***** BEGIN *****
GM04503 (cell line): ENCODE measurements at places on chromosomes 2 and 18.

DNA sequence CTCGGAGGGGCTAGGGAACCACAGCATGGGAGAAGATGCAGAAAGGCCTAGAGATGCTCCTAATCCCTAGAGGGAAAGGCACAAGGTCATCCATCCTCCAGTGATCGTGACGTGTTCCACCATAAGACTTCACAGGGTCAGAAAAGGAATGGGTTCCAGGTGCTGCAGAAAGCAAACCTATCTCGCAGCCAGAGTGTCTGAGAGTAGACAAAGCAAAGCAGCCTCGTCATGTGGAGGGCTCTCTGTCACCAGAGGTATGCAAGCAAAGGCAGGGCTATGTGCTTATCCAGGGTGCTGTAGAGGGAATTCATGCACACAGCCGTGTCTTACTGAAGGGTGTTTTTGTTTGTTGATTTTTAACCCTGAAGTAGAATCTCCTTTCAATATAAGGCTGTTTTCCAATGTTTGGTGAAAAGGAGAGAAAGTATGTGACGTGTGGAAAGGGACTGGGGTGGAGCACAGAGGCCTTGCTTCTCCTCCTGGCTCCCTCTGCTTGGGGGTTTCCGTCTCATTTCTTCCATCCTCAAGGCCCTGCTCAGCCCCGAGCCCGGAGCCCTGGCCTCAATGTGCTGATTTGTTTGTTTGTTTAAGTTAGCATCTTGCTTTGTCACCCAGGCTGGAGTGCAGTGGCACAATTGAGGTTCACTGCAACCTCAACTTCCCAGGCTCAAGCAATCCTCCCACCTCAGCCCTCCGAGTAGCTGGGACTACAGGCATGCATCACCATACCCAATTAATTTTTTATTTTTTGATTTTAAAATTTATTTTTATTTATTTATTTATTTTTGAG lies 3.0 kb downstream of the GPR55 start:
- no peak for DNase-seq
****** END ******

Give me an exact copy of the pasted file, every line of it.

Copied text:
GM04503 (cell line): ENCODE measurements at places on chromosomes 2 and 18.

DNA sequence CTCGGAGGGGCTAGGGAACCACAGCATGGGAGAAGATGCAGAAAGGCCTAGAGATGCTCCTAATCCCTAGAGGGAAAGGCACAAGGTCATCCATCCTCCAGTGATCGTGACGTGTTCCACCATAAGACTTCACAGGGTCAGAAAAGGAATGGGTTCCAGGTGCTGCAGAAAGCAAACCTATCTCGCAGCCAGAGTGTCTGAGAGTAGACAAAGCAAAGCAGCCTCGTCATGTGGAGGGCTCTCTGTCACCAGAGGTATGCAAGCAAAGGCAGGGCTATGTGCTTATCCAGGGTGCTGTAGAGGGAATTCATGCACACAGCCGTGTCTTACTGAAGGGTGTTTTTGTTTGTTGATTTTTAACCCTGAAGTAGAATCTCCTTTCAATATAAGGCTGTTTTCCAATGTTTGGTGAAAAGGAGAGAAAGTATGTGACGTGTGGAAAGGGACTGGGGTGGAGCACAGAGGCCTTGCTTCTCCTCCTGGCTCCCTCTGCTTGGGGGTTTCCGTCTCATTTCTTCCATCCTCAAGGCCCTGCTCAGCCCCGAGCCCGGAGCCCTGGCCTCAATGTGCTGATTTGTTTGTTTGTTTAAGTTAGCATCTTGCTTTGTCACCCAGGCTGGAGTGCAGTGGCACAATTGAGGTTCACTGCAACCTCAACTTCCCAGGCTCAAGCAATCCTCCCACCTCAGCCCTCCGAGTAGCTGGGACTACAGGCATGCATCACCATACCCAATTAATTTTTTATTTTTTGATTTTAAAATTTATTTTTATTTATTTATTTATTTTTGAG lies 3.0 kb downstream of the GPR55 start:
- no peak for DNase-seq